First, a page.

North Texans rush to tarp homes damaged by tornadoes as rain hits the Metroplex

Tarps cover many of the tornado damaged homes in the Metroplex, but with another round of rain moving in, some tornado victims in Northwest Dallas are scrambling to keep their belongings dry.

Others are still hoping to find temporary housing.

Just as people are catching their breath, more rain in the forecast means an even greater sense of urgency for those who’ve already been through a lot.

Keeping the elements out is a lofty task when so much is exposed after a tornado damaged a large number of homes in Northwest Dallas.

The last thing Jim Joplin wants is for his car and tarped home to take on water as menacing clouds move in Thursday afternoon.

“I don’t mind the rain, I just hope it’s not really strong. It’s loosely tarped up there,” he said.

While it’s still dry, piles of debris is being cleared while contractors work faster than approaching storms to secure tornado-ripped homes.

“Unfortunately, if we don’t cover, the damage is going to increase and that’s our concern right now,” said Alberto Atala, with All Trust Contractors.

At the Southwind Apartments, where tornado damage made units unlivable, securing a home has a different meaning for the low-income tenants.

“Still, there’s confusion as to what’s going to happen with the renters,” said Carlos Quintanilla, with Acción America.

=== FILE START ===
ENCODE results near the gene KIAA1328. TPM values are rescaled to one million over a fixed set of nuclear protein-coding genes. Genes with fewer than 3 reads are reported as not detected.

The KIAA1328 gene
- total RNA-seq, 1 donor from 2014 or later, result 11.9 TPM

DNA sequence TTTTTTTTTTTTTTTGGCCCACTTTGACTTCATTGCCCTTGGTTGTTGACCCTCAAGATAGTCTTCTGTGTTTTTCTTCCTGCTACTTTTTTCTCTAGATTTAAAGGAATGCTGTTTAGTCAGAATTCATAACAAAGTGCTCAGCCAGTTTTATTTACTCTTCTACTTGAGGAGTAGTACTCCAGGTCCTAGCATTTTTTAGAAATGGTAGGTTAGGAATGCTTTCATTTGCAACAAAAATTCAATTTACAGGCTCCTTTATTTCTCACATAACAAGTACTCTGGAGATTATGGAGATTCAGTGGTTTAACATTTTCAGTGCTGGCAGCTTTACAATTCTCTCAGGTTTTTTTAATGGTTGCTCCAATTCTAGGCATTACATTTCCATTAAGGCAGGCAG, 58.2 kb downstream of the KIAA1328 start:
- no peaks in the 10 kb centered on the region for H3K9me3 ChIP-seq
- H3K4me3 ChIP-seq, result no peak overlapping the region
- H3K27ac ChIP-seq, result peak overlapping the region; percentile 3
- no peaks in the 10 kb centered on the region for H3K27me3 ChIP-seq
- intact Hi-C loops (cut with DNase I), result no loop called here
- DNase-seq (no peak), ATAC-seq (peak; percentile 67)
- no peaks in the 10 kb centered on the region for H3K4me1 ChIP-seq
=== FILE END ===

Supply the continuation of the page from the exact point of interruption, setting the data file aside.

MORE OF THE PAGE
The new management company says it’s doing its part and working with the previous owner to offer assistance, which could include returning October’s rent.

“When the roof peeled off, it basically let the rain come right in our house,” Michael Steiner said.

Steiner’s tar and gravel roof ended up in his front yard.

As a generator hums behind him, and clouds build, he’s confident his blue tarps will hold.

“Hopefully, we won’t get too much rain, and that will kind of blow on and let us continue to dry out so we can all start the roofing process,” he added.

There were neighborhoods that seemed deserted by homeowners, but inundated with contractors and workers, all trying to make sure that people are not hit with another round of damage.

As rain fell, roofers kept working on Thursday.

“It’s gotten very wet actually. It has complicated things, but we’re trudging on, make sure we’ve got no leaks,” said Rachelle Lapino, with T Rodd Roofing

Contractors, like Lapino, were hard at work, getting everything covered and protected from Thursday's storms, and ready for insurance adjusters.

“That’s why I’m staying out here today, just in case we get those calls about leaks coming through, jump on the roof, get them taken care of,” Lapino said.

“She started helping me to do all the preventative repairs, so, so far, so good,” homeowner Yan Ma said. “We’ve got the roof tarped and window patched. They’ve covering the chimneys, so that’s all we need for now.”

Contractor John Deleon says he too has been rushing to cover exposed areas on tornado-damaged homes for his clients here in North Dallas, including homes that lost roofs entirely.

[REPORTER: “It seems like this whole neighborhood is contractors right now.”] “Yes, hard to get in,” he replied.

And Deleon said rain isn’t the most difficult obstacle, as supplies are hard to come by when everyone seems to be buying, and stores, themselves, have been destroyed.

“There ain’t no more Home Depot on 75,” he added.

Many people are now waiting for insurance adjusters.

They’ve done all the repairs and cleanup they can do, for now, but the bigger projects are yet to begin.